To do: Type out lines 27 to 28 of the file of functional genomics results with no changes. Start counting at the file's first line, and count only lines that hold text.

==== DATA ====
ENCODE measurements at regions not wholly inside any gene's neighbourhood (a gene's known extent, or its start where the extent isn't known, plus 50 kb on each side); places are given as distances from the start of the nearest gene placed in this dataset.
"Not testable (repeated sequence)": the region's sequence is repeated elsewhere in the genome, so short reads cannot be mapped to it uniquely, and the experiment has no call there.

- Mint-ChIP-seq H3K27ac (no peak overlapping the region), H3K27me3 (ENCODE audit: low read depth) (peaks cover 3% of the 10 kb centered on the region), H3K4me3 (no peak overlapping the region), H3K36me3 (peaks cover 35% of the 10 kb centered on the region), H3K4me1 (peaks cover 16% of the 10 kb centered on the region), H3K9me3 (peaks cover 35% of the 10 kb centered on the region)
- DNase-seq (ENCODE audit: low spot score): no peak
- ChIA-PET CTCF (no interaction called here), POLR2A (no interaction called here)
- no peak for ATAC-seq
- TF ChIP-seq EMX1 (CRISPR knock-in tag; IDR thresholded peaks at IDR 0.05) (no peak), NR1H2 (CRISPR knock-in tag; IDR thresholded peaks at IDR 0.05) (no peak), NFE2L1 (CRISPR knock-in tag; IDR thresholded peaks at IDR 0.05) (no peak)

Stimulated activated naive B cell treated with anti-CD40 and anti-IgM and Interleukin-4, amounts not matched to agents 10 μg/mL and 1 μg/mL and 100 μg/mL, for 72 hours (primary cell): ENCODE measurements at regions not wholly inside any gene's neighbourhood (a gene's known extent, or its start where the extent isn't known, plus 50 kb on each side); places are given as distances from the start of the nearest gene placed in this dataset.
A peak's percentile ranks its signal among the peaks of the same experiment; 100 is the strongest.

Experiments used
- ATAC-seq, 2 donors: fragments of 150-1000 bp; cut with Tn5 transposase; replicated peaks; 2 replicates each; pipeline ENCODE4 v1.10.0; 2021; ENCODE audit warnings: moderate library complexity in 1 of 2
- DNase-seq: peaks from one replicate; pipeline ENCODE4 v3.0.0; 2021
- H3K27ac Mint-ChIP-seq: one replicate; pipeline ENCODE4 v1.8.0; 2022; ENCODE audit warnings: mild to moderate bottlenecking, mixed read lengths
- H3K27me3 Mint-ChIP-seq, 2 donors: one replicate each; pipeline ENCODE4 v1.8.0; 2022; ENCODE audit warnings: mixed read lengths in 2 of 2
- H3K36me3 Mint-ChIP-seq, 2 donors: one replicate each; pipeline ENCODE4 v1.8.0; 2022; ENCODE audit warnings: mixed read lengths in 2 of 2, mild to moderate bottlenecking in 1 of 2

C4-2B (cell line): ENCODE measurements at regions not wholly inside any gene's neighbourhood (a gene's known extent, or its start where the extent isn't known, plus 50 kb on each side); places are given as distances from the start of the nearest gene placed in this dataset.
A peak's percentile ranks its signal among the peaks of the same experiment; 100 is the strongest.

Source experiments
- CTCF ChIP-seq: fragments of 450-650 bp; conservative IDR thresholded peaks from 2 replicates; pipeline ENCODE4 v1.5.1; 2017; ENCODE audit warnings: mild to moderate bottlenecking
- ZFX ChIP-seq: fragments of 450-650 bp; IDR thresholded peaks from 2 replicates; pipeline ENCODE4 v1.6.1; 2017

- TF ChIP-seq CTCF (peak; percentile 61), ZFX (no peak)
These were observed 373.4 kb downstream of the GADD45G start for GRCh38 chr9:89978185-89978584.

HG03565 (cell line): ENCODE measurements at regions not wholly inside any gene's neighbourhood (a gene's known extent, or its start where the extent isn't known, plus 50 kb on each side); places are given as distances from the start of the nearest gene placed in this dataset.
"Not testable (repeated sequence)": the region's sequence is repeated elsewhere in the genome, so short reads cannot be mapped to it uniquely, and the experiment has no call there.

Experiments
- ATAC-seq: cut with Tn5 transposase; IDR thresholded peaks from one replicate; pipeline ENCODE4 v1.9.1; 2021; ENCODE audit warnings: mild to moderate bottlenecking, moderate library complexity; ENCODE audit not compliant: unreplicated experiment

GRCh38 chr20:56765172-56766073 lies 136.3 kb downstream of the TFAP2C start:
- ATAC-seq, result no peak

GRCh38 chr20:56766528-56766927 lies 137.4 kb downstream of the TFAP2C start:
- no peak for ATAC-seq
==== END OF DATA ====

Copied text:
GRCh38 chr20:56765172-56766073 lies 136.3 kb downstream of the TFAP2C start:
- ATAC-seq, result no peak